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Journal of Medical Science

ISSN 2327-0276 (Print)

ISSN 2327-0284 (Online)

Website: http://www.researchpub.org/journal/jms/jms.html

Volume 01, Number 01  (2013)
Effects of Detraining on Physical Fitness and Cardiovascular Variables in Non-institutionalized Elders
Author(s) Lobo, A

The purpose of the present study was to investigate the effects of 2-month detraining on physical fitness and cardiovascular health variables.
37 non-institutionalized elders, which completed 1-year of a multicomponental physical activity program, were reevaluated after a 2-month post-intervention for the detraining period. Habitual physical activity (Baecke questionnaire), physical fitness (Functional Fitness Test), body composition (BMI and waist measure), blood pressure, plasma lipid and glucose concentrations were assessed.
Data demonstrated that detraining significantly affected lower body components and the agility/dynamic balance, while there were significant changes in the cardiovascular variables. Our results indicate that favorable physical activity adaptations were lost within 2-months of detraining. Therefore, elders should follow a long-term and systematic exercise routine throughout life, in order to improve and maintain their physical functions and to ameliorate their cardiovascular condition.

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Hyperlipidemia Aggravates Renal Disease in Bacteremic Male Albino Rats
Author(s) Manar E Selim, Olfat M Yousef, Sherifa H Hamid and Nadia A Aleisa

Electron microscopic study is very essential in assessing the nature and state of the tissues. It is used widely to examine the visceral organs in various diseases, infections and disorders. It provides the required insight and details about the possible malfunctioning of the disease or infection. Male adult albino rats with hyperlipidaemia were taken and test group was infected with Escherichia coli.
Abnormalities in lipid metabolism appear to play a pathogenic role in progressive renal disease. The control group was not infected with any clinical pathogen. The electron microscopic examination was carried out to determine the effect of infection in the experimental groups. kidney was the visceral organ which was used for the study. Difference in case of infected male rats when compared with control group rats on the level of electron microscope can be further extended in the case of other clinical pathogenic infections which could lead to interesting results. Hyperlipidemic- bacteremic group showed increased chronic damage in renal tissue. The deleterious effects of hyperlipidemia with its pathogenetic mechanisms, however, leading to an increase in inflammatory mediators in lipid-induced tubulointerstitial degeneration and the relationship between glomerular and tubulointerstitial damage in this case have not been examined before by the electron microscope. The present study was conducted to find out the role of hyperlipidemia and inflammation caused by E coli in the alteration of kidney tissue by the electron microscope in male albino rats.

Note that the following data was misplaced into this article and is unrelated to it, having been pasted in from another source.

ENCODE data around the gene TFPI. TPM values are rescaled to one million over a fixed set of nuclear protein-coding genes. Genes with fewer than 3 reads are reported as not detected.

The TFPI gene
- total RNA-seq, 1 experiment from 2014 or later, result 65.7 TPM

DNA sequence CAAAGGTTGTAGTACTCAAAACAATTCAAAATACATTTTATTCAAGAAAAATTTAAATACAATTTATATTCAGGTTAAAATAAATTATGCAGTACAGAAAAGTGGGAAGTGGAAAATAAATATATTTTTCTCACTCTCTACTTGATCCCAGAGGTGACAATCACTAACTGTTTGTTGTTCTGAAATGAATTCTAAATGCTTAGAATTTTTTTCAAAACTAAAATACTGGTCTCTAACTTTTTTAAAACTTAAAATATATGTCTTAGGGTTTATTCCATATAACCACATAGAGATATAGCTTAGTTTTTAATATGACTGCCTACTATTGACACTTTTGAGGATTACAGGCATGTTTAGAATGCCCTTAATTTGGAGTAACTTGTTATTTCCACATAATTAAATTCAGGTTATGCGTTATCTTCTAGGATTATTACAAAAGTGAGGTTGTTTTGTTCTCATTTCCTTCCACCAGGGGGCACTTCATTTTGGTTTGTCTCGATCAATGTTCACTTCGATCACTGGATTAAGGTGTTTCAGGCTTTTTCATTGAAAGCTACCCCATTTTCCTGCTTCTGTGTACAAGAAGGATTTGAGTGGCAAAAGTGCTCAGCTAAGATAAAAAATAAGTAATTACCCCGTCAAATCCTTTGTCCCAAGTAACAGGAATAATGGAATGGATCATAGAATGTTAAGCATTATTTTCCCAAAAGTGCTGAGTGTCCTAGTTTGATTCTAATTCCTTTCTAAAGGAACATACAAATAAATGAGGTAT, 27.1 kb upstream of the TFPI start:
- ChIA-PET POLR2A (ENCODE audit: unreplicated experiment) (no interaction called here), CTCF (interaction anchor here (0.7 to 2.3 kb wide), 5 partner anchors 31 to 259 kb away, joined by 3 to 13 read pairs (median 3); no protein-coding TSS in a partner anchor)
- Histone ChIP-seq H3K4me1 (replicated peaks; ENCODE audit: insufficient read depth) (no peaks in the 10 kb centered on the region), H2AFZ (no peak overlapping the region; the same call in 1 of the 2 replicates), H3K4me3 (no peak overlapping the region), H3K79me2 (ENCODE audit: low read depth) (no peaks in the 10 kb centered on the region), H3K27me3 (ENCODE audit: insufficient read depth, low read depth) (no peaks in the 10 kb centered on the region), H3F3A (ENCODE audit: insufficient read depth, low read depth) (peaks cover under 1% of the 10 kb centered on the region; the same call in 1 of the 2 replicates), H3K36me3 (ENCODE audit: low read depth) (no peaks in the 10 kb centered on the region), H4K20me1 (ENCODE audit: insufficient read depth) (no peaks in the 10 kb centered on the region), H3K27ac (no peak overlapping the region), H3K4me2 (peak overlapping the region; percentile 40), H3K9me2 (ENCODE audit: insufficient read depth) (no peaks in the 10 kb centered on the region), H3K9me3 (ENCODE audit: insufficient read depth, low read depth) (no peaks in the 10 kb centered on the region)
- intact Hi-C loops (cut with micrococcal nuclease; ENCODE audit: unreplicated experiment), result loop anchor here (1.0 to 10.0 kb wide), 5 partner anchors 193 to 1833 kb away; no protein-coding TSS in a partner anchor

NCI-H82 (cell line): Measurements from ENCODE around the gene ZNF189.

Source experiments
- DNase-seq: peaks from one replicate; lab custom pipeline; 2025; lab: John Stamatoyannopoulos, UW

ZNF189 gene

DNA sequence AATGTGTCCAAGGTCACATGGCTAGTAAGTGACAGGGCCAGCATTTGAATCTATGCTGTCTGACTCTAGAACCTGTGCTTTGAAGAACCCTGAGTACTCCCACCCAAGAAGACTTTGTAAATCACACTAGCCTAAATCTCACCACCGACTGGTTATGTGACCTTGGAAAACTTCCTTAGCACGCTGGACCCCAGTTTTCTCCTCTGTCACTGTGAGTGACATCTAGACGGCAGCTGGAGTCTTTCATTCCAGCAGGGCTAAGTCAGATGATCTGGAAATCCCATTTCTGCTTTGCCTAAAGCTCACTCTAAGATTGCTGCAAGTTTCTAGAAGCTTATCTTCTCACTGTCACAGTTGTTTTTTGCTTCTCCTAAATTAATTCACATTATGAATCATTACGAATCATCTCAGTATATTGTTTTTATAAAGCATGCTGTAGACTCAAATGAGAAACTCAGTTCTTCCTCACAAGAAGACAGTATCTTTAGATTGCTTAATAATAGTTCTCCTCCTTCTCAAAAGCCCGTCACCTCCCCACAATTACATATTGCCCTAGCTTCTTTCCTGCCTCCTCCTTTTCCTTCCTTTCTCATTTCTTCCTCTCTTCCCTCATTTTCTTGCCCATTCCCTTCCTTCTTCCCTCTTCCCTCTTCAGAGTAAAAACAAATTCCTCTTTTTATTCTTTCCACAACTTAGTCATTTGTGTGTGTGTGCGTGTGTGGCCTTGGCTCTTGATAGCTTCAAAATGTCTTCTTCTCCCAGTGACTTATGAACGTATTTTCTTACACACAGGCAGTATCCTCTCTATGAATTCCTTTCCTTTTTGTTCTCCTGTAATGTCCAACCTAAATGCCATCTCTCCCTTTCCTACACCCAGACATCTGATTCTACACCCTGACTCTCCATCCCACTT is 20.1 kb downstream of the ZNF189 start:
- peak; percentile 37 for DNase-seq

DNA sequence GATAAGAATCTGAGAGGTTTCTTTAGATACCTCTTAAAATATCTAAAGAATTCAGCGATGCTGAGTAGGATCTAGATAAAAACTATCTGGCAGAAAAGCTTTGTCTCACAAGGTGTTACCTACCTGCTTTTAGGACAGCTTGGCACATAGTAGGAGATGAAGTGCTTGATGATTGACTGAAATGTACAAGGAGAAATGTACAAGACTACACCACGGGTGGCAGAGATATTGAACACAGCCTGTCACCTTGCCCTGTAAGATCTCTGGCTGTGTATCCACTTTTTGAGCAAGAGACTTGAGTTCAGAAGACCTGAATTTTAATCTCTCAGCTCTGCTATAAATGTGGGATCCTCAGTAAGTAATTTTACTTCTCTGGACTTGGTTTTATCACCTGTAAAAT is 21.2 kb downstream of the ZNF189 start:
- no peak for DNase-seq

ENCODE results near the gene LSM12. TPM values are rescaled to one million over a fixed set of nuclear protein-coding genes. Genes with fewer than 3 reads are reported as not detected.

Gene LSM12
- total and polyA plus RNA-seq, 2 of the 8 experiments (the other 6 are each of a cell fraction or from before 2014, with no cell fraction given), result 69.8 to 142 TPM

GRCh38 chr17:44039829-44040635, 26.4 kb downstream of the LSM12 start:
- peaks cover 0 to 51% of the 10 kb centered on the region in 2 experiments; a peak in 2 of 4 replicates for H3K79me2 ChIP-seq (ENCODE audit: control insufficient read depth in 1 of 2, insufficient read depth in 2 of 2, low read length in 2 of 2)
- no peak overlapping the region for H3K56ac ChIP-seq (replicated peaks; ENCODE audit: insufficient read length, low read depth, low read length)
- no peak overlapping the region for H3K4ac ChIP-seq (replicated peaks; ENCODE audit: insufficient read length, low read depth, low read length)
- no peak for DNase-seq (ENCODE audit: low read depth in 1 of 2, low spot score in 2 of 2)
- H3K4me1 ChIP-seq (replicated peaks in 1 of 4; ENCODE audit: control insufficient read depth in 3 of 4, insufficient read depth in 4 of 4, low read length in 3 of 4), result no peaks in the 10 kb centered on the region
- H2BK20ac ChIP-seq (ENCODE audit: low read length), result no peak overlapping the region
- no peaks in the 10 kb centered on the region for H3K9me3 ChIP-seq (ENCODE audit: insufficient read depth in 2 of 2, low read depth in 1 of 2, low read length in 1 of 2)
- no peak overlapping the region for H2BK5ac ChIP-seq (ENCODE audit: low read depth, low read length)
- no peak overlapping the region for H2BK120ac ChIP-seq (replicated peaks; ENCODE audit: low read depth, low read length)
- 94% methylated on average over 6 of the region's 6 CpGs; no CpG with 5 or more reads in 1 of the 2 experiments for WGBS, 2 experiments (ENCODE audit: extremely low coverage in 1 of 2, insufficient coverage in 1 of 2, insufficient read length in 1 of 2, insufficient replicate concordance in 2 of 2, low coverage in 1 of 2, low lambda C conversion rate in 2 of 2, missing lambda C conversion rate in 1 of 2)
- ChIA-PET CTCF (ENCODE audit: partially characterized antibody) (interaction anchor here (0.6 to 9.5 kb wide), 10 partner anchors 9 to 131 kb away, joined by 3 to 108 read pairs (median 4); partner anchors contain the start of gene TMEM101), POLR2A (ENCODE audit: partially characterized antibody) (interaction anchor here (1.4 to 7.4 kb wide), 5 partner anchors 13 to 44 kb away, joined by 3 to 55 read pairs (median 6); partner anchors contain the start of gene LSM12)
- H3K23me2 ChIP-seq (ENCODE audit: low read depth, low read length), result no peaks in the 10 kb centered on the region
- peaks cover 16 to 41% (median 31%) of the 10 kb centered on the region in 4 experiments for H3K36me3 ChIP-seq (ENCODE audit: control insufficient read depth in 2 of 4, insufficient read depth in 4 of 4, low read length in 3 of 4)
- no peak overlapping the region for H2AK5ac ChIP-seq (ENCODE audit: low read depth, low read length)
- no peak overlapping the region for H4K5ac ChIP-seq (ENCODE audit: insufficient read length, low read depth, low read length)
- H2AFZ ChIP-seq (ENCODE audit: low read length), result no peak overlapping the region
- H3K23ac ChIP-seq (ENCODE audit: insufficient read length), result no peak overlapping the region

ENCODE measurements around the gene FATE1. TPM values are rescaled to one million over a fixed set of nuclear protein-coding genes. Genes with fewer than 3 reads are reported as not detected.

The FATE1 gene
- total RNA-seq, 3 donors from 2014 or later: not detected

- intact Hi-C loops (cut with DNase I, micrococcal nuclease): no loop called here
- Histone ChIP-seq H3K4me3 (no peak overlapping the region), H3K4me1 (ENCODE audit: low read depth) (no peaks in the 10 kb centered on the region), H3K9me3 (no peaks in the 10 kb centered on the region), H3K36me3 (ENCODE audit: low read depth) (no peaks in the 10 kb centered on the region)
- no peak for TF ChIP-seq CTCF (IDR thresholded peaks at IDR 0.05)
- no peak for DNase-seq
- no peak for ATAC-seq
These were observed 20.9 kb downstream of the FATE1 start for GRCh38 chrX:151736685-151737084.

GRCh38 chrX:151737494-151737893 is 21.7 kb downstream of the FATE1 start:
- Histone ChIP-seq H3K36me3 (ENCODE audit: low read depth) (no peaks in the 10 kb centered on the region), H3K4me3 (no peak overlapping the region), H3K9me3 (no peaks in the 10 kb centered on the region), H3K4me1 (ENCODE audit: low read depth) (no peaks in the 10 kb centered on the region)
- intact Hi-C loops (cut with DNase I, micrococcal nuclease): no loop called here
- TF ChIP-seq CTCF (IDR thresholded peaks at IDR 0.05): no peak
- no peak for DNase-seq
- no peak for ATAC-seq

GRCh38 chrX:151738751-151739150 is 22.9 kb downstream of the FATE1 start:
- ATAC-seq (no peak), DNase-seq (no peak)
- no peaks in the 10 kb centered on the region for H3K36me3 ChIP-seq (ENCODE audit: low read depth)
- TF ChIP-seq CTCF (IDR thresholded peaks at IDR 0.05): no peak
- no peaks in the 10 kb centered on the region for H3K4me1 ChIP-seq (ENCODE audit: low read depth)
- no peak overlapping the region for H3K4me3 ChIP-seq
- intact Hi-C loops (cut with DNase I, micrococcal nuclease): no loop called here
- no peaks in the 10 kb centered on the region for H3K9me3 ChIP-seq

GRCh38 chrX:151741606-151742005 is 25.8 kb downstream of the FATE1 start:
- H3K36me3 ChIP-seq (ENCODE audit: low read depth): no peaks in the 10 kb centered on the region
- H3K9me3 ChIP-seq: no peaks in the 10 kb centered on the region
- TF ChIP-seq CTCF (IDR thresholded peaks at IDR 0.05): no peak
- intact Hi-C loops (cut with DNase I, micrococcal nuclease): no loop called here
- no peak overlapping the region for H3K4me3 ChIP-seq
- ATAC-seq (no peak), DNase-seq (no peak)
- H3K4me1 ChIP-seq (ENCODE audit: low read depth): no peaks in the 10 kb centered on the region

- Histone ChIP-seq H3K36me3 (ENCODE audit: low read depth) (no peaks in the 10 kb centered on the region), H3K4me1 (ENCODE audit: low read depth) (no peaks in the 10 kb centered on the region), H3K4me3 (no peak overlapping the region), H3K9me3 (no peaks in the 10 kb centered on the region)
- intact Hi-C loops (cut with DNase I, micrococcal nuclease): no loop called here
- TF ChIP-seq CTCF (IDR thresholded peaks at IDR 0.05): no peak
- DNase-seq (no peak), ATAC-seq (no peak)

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Improving Interdisciplinary Collaboration Regarding End-of-Life Decisions: a Pilot Study
Author(s) Hanne I. Jensen, Jette Ammentorp and Helle Ording

The aim was to examine healthcare professionals’ evaluation of interdisciplinary audits as a method to improve interdisciplinary collaboration regarding end-of-life decision-making. Three interdisciplinary audits were conducted with participation of 8 primary physicians, 9 intensivists and 12 nurses. The participants were first asked to assess real-life cases, and subsequently, based on the cases, to discuss current practice of end-of-life decision-making. Form and profit of the audits were evaluated by a short questionnaire at the end of the sessions and three months later. Evaluated immediately after and three months after audit most participants (97% and 89%, respectively) found that this type of audit to great or some extent was usable to improve interdisciplinary collaboration regarding end-of-life decision-making. All emphasised the interdisciplinarity as one of the benefits of the discussions. After three months 35% - 45% found that collaboration and own practice to some or less extent had changed after the audit. The study suggests that healthcare professionals experience audit as a usable method to improve interdisciplinary collaboration regarding end-of-life decision-making in the ICU.